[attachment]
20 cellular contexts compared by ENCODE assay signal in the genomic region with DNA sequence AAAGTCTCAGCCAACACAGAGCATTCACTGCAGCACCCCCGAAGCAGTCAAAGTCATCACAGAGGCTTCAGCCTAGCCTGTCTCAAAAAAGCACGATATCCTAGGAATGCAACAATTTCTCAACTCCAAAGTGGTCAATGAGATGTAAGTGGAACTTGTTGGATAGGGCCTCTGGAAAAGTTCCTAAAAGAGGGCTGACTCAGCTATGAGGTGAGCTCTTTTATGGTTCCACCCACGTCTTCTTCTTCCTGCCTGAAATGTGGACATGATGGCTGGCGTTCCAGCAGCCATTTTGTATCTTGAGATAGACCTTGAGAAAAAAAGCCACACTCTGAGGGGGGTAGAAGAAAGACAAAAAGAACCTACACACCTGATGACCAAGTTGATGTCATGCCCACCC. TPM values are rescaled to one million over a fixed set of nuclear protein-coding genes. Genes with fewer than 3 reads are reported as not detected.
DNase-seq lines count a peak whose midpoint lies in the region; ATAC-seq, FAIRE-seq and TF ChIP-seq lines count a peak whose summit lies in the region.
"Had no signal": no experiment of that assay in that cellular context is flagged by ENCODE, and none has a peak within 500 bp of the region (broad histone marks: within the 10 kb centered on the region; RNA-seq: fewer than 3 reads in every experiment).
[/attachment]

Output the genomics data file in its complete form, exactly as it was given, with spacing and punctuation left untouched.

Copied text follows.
20 cellular contexts compared by ENCODE assay signal in the genomic region with DNA sequence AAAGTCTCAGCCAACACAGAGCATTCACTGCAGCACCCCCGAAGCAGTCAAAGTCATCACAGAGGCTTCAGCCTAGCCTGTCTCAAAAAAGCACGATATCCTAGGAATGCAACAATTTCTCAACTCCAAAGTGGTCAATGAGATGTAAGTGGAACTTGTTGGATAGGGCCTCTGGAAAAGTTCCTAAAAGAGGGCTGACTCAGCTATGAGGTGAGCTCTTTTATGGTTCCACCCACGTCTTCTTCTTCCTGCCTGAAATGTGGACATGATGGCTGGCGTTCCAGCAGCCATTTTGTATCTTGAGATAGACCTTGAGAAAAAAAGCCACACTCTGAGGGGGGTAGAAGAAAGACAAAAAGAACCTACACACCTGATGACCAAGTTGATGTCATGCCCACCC. TPM values are rescaled to one million over a fixed set of nuclear protein-coding genes. Genes with fewer than 3 reads are reported as not detected.
DNase-seq lines count a peak whose midpoint lies in the region; ATAC-seq, FAIRE-seq and TF ChIP-seq lines count a peak whose summit lies in the region.
"Had no signal": no experiment of that assay in that cellular context is flagged by ENCODE, and none has a peak within 500 bp of the region (broad histone marks: within the 10 kb centered on the region; RNA-seq: fewer than 3 reads in every experiment).